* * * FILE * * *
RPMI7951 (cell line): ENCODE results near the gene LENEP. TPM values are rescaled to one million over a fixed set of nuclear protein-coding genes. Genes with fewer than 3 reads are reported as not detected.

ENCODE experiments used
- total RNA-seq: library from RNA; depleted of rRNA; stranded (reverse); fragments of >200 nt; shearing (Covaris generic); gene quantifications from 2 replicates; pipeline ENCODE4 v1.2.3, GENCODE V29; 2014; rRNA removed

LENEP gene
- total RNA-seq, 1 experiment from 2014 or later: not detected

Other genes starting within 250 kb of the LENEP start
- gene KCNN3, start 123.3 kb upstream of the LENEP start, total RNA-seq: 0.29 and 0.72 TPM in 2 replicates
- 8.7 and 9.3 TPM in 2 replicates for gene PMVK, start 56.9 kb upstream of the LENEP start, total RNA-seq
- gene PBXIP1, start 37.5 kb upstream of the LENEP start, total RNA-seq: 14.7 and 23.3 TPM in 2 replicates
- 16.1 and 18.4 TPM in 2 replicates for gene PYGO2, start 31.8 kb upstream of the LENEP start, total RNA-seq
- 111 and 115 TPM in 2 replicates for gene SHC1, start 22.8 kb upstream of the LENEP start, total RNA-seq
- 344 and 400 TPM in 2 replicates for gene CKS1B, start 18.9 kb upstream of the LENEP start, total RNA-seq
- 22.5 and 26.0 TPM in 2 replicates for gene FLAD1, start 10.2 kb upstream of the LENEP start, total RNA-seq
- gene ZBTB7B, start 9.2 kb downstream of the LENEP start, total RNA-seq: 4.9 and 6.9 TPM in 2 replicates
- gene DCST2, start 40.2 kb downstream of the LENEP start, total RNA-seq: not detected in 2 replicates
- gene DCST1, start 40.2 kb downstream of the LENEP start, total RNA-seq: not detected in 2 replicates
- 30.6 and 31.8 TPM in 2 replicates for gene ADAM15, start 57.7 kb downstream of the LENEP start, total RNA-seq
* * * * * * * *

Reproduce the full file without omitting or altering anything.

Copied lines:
RPMI7951 (cell line): ENCODE results near the gene LENEP. TPM values are rescaled to one million over a fixed set of nuclear protein-coding genes. Genes with fewer than 3 reads are reported as not detected.

ENCODE experiments used
- total RNA-seq: library from RNA; depleted of rRNA; stranded (reverse); fragments of >200 nt; shearing (Covaris generic); gene quantifications from 2 replicates; pipeline ENCODE4 v1.2.3, GENCODE V29; 2014; rRNA removed

LENEP gene
- total RNA-seq, 1 experiment from 2014 or later: not detected

Other genes starting within 250 kb of the LENEP start
- gene KCNN3, start 123.3 kb upstream of the LENEP start, total RNA-seq: 0.29 and 0.72 TPM in 2 replicates
- 8.7 and 9.3 TPM in 2 replicates for gene PMVK, start 56.9 kb upstream of the LENEP start, total RNA-seq
- gene PBXIP1, start 37.5 kb upstream of the LENEP start, total RNA-seq: 14.7 and 23.3 TPM in 2 replicates
- 16.1 and 18.4 TPM in 2 replicates for gene PYGO2, start 31.8 kb upstream of the LENEP start, total RNA-seq
- 111 and 115 TPM in 2 replicates for gene SHC1, start 22.8 kb upstream of the LENEP start, total RNA-seq
- 344 and 400 TPM in 2 replicates for gene CKS1B, start 18.9 kb upstream of the LENEP start, total RNA-seq
- 22.5 and 26.0 TPM in 2 replicates for gene FLAD1, start 10.2 kb upstream of the LENEP start, total RNA-seq
- gene ZBTB7B, start 9.2 kb downstream of the LENEP start, total RNA-seq: 4.9 and 6.9 TPM in 2 replicates
- gene DCST2, start 40.2 kb downstream of the LENEP start, total RNA-seq: not detected in 2 replicates
- gene DCST1, start 40.2 kb downstream of the LENEP start, total RNA-seq: not detected in 2 replicates
- 30.6 and 31.8 TPM in 2 replicates for gene ADAM15, start 57.7 kb downstream of the LENEP start, total RNA-seq